Given that, it’s hard not to see flashes of self-critique in Evey’s usurping of V—her angry retort when V declares that he’s “waiting for the man” that “if that’s another… it is, isn’t it? It’s another bloody quote! I’ve heard it on the jukebox. V, I hate this. All our conversations turn into crossword puzzles!” seems like more than just a rejection of V’s smugly superior allusiveness, but of the man who’d titled Swamp Thing issues things like “Another Green World,” “Strange Fruit,” and “Loving the Alien,” and named every chapter of Watchmen after an allusive and symbolic quotation. And if Evey gave V a viking funeral, well, surely the conclusion of V for Vendetta was nothing less than Moore doing the same thing for the first decade of his career—a spectacular sendoff that would bring this version of “Alan Moore” to an end and make space for a new one.
Except, as he knew well, nothing ever ends, and Moore would spend the decades that followed making an increasingly grudging series of returns to his first act. Part of this was simply that the works in question did not fade from the popular consciousness. V for Vendetta was completed under the same contract as Watchmen—as Moore recalls it, “I was so pleased with the deal with Watchmen, that I suggested to David Lloyd that we do the same thing on V for Vendetta—which was, again, something that we owned and that we wanted to carry on owning.” Except that, just like Watchmen, in practice this contract meant that DC owned the comic in perpetuity, and it went on to be a steady performer for them in its trade paperback form—not as massive a seller as Watchmen, but perpetually in print as a venerable and oft-cited classic. And so, inevitably, there was interest in the film rights, which were secured by producer Joel Silver alongside the rights to Watchmen around when DC’s version of the comic started publishing. The film toiled in a typical development hell—the earliest script draft, by Hilary Henkin, dates to 1991, and took a bizarre semi-comedic turn, with touches like having the Finger’s building be shaped like a literal finger.
Some time in the middle of the 1990s Lana and Lily Wachowski took a crack at the movie—a review of their first draft of the screenplay dated in 2001 called it “lugubrious, flat, uninspired, disorganized and, much to my surprise, devoid of even brainless, trivial adventure.” The siblings instead went on to direct The Matrix, the last great work of cyberpunk, which Grant Morrison would insist was plagiarized from The Invisibles, a claim that mostly reveals that they’d never seen Ghost in the Shell. During the production of the film’s two sequels, the Wachowskis revised their old screenplay and offered it to their assistant director, James McTeague, as an opportunity to move up to directing his own features. He accepted, and the resultant film saw release in 2006 after a premiere in late 2005.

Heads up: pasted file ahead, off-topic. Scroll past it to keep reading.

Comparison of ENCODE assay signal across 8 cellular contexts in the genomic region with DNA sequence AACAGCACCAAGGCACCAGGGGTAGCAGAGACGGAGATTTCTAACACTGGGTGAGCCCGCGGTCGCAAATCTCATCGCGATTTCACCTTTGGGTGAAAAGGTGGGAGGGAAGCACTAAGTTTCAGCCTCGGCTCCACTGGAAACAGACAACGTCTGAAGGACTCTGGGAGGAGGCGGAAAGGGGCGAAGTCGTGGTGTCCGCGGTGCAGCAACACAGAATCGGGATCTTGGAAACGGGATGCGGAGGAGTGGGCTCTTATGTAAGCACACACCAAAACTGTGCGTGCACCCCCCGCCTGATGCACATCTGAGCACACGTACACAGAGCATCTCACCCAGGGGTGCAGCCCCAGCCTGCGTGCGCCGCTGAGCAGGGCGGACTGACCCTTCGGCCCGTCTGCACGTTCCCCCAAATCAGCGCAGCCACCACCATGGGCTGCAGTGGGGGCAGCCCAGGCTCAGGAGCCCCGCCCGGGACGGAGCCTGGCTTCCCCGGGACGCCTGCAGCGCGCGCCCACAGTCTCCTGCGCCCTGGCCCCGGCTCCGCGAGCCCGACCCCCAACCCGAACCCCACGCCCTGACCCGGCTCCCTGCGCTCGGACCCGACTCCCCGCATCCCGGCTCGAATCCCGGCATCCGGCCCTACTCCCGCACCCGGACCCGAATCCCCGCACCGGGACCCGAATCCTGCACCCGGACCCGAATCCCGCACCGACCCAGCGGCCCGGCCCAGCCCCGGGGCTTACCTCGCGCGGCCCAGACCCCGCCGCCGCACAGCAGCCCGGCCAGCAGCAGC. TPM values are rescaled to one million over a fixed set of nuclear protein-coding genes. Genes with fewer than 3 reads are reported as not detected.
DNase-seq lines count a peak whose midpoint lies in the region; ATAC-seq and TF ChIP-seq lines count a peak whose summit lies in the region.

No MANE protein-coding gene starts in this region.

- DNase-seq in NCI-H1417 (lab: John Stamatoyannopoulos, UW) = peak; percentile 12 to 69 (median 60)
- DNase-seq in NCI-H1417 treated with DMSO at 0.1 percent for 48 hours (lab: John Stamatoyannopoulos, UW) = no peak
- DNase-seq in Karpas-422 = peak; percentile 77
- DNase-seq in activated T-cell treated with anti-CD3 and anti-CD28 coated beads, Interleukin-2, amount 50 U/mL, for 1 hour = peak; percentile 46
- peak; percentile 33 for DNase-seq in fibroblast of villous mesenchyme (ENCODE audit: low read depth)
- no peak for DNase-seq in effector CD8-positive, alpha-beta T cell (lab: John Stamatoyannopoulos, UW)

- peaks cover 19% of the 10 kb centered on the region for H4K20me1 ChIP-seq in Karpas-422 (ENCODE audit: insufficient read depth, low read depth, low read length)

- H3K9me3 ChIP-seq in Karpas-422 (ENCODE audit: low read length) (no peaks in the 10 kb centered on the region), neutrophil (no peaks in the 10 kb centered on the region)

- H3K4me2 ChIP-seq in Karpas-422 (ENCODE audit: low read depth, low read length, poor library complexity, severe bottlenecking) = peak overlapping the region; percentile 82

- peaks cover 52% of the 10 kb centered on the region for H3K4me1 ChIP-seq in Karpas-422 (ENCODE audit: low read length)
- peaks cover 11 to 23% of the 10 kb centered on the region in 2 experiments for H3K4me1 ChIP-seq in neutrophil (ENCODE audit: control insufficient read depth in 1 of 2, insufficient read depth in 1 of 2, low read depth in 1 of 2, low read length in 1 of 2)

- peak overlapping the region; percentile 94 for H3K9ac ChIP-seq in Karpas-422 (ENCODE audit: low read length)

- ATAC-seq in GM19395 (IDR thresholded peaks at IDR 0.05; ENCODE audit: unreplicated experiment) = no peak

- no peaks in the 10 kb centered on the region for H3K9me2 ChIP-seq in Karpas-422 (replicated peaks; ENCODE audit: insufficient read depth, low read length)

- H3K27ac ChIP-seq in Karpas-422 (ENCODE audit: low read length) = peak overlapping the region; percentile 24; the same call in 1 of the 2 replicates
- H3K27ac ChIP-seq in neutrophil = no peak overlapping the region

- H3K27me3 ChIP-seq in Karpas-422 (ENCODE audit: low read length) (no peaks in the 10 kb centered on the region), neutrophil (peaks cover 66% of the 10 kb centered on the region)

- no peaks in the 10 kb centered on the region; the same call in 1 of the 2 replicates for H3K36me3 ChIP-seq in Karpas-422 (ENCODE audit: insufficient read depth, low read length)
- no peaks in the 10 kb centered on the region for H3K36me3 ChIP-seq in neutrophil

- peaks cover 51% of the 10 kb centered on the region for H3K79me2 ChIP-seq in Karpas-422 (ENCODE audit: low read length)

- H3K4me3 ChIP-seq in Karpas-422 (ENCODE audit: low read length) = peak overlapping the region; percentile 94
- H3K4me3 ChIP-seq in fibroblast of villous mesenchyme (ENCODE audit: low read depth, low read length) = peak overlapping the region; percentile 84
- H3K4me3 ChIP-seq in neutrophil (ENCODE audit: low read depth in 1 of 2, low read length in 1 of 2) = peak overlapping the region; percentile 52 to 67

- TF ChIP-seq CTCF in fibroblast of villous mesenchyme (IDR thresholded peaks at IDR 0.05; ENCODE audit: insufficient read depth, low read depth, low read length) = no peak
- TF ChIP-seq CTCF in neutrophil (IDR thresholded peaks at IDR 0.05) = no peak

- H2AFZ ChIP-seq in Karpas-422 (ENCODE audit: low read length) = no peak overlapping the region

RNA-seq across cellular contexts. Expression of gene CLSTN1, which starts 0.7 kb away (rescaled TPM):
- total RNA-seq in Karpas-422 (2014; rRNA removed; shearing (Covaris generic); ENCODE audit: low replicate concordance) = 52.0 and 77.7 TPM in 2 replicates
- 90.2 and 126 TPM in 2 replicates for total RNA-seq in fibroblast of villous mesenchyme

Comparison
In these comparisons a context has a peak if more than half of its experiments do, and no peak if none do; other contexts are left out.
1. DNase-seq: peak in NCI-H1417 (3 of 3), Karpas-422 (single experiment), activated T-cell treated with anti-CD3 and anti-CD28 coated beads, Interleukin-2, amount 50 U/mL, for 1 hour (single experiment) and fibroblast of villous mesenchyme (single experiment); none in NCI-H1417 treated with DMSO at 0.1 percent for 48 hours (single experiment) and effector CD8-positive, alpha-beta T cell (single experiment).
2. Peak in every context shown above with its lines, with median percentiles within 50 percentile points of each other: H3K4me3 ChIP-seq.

V for Vendetta was the third film to be adapted from Moore’s comics. Moore had been happy enough with the first, 2001’s From Hell, taking the money and staying away from the film. As he put it, “”I did not wish to be connected with it, and regarded it as something separate to my work. In retrospect, this was kind of a naïve attitude.” But his attitude shifted in the wake of 2003’s The League of Extraordinary Gentlemen, particularly when the film became the subject of a copyright troll lawsuit alleging that it was plagiarized from a rejected mid-90s screenplay called Cast of Characters. This lawsuit featured the particularly absurd claim that 20th Century Fox had hired Moore to write the League of Extraordinary Gentlemen comic as a cover story for the subsequent plagiarism of the screenplay, which resulted in Moore undergoing a ten hour deposition for the lawsuit, an experience that cannot have been pleasant for anyone involved. Moore, for his part, noted that “If I had raped and murdered a schoolbus full of retarded children after selling them heroin, I doubt that I would have been cross-examined for 10 hours.” And when 20th Century Fox subsequently settled the suit out of court, Moore viewed it as a tacit admission of guilt, including the claim that he’d been a knowing party to the supposed plagiarism.
This was sufficient to sour Moore on the film industry entirely, and so, deciding that anything worth reacting to “was worth overreacting to,” he vowed not to approve any more film adaptations of his comics whatsoever. This policy, however, was not sufficient to stop V for Vendetta given that Warner Brothers held the rights as the corporate parent of DC. Which meant that Moore’s feelings about the film quickly entangled with his increasingly strained relationship with DC, who had spent the preceding seven years awkwardly serving as Moore’s publisher after their acquisition of Wildstorm, a situation that had gradually unraveled as his promised editorial independence was steadily undermined.